Beginning December 3, 2022, United States Patent & Trademark Office (USPTO) trademark applicants will have only three (3) months (instead of six (6) months) to respond to office actions issued during the examination of a trademark application. Applicant’s may request one three-month extension per office action for an additional $125 filing fee. The option to file an extension request provides flexibility for customers that need more time to respond to more complex office actions.
This change only applies to USPTO office actions issued on or after December 3, 2022. The USPTO’s goal in shorting a trademark applicant’s time to respond to an office action, is to help decrease the time it takes to complete the trademark registration process – which, as of October 2022, is averaging around 14-15 months.
The deadline for responding to office actions for Madrid Protocol section 66(a) trademark applications will remain at six months, given the additional processing time these applications take.
The new response period will not apply to post-registration USPTO office actions until October 7, 2023.
You Must Respond Before The 3 Month Deadline
As with previous office actions, you must respond before the three (3) month deadline or your trademark application will automatically move to “abandoned” status. If your trademark is abandoned, you may be required to start the entire application process from the beginning, you will lose your filing fees, and you may also lose your priority filing date. The three month deadline is calculated from the date the USPTO issued you the office action.
What Happens If You Miss The 3 Month Deadline?
Your trademark application will automatically be abandoned if you don’t respond to your office action or request an extension on or before the three (3) month deadline. Also, your trademark application will be abandoned if you file an extension request and it is granted, but you then don’t file a response on or before the new three (3) month deadline (or six (6) months from the date the USPTO issued you the office action). If your trademark application is abandoned, it will not move forward or be processed by the USPTO, and your filing fee will not be refunded.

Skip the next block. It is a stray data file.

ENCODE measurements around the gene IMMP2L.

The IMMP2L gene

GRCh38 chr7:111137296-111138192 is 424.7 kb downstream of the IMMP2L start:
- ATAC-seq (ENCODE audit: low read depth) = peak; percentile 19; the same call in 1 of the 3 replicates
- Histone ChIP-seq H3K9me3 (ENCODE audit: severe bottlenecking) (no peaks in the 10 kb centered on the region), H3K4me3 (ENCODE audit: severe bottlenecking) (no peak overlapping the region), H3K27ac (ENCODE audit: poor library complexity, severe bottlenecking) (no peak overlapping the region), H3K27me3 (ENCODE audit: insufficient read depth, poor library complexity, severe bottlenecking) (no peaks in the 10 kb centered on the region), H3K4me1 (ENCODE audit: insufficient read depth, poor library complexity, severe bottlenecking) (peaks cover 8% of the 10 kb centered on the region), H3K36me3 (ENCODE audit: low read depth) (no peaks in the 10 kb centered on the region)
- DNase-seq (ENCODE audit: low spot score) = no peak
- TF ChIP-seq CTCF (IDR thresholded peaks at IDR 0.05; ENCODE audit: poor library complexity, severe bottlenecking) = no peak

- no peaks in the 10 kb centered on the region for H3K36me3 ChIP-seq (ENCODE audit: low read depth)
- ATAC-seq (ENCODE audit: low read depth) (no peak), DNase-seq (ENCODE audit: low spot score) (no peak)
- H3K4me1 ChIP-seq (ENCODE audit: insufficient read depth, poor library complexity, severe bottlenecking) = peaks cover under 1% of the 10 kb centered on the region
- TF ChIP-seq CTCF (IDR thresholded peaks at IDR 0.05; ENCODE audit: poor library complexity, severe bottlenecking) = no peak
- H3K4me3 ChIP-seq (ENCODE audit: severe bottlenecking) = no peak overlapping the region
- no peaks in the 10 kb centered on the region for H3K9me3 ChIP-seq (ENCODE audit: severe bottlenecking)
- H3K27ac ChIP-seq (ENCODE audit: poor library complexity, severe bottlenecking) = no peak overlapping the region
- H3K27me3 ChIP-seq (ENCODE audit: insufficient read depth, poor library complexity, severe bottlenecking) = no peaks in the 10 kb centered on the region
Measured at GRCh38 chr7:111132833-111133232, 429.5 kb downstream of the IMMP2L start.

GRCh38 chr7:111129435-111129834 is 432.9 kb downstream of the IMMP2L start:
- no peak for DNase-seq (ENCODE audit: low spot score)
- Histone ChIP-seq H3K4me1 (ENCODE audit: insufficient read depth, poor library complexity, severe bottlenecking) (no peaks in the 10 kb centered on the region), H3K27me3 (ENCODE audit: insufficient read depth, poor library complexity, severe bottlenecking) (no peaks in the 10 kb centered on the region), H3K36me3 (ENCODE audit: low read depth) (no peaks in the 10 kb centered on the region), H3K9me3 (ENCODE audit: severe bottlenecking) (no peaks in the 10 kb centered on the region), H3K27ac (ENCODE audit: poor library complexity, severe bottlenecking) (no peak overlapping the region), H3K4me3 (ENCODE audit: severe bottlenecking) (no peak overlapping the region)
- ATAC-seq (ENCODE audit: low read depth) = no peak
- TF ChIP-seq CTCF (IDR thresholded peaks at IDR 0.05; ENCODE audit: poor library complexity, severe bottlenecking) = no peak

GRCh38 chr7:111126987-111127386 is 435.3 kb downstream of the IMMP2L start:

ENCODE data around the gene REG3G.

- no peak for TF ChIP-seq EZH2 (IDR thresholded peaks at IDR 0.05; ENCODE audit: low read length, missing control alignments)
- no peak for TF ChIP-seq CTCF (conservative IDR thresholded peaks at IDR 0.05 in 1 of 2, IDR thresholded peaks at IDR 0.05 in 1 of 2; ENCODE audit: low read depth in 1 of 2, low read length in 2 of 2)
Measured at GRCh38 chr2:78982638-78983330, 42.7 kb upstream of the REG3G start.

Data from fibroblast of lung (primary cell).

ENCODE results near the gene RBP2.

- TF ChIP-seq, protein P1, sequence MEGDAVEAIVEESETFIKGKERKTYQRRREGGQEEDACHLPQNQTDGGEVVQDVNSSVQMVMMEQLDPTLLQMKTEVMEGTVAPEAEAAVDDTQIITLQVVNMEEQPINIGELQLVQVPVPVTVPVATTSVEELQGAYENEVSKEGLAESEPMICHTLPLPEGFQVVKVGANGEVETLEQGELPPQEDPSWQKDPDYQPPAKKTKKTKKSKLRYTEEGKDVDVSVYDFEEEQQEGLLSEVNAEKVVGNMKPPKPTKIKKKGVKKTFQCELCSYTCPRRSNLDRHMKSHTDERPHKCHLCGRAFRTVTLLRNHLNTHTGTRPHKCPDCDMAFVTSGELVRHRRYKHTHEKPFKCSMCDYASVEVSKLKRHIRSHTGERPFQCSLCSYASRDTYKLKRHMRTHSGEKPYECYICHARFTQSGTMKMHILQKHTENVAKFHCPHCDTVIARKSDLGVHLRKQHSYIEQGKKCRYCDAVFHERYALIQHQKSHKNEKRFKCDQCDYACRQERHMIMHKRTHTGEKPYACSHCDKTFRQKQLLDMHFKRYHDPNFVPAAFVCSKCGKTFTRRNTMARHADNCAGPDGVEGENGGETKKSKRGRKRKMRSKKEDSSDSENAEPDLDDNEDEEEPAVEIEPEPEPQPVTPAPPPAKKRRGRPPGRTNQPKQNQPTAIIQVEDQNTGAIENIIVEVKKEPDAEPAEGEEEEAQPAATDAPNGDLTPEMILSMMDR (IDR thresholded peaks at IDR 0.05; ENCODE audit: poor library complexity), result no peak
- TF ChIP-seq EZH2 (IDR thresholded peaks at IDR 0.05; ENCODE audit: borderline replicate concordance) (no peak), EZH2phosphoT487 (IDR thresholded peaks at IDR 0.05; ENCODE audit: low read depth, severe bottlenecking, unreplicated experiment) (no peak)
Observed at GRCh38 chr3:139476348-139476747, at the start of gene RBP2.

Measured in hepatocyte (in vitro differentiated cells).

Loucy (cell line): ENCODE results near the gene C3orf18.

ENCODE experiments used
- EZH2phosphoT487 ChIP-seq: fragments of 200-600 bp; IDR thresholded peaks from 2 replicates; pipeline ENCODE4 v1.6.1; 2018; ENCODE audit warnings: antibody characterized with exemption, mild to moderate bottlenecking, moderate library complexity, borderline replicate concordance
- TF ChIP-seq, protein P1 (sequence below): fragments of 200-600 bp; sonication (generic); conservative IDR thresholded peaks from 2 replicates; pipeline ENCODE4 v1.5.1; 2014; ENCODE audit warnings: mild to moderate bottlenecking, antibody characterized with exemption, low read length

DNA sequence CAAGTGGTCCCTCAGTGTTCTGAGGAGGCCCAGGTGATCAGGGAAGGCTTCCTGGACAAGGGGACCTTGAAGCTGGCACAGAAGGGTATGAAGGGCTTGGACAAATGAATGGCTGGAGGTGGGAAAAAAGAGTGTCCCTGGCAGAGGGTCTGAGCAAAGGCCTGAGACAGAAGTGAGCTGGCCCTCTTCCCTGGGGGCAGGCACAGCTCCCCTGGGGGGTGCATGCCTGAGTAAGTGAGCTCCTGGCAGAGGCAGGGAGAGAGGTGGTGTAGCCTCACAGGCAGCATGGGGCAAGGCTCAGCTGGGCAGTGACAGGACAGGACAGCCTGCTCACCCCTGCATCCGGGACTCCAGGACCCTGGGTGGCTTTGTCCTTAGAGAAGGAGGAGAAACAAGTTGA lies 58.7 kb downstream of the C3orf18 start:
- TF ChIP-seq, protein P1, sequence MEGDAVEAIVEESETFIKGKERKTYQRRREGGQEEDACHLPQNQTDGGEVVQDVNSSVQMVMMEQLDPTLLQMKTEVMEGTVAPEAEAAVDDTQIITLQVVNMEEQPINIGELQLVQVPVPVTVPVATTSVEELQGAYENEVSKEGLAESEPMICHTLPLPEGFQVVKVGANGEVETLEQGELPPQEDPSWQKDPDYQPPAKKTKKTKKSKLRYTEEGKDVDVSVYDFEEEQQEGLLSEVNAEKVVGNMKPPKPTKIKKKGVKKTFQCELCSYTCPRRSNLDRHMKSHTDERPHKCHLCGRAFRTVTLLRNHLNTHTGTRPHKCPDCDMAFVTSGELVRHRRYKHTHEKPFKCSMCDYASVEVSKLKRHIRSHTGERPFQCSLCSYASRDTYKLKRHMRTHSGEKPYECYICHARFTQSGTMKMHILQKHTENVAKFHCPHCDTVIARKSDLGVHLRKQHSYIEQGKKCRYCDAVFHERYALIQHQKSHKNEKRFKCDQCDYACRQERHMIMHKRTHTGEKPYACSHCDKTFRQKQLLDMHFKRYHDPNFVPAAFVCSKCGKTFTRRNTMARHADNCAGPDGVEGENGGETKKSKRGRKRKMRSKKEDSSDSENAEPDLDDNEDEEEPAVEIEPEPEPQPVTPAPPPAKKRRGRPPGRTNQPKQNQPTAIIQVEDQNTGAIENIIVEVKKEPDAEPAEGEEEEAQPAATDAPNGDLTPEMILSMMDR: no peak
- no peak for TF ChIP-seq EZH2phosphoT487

Under certain circumstances, the USPTO may allow you to revive your trademark application by filing a written petition and paying a filing fee. If you were granted an extension, but your application was abandoned because you didn’t file your response within six months, you can’t claim non-receipt of the office action in your petition to revive the application.
A Petition to Revive A Trademark Application
A petition to revive a trademark application with the USPTO is a request to the USPTO to bring an abandoned application back to life. This can happen when an applicant fails to respond to an office action or other correspondence from the USPTO within the required time frame and the application is deemed abandoned.
A petition to revive must be filed within two (2) months of the abandonment date, and it must include a statement explaining why the failure to respond occurred and an explanation that the trademark is still in use in commerce or that the applicant has a bona fide intention to use the trademark in commerce.
It’s important to keep in mind that not all petitions to revive will be granted, and the USPTO has discretion to deny the petition if it finds that the failure to respond was due to the applicant’s lack of diligence, or if it determines that the trademark is no longer in use or that the applicant does not have a bona fide intention to use the trademark.
It’s recommended to consult with one of our trademark attorneys to ensure you understand the requirements and to prepare a strong petition that will increase the chances of success. If you don’t file a petition, your only option is to start the application process over again.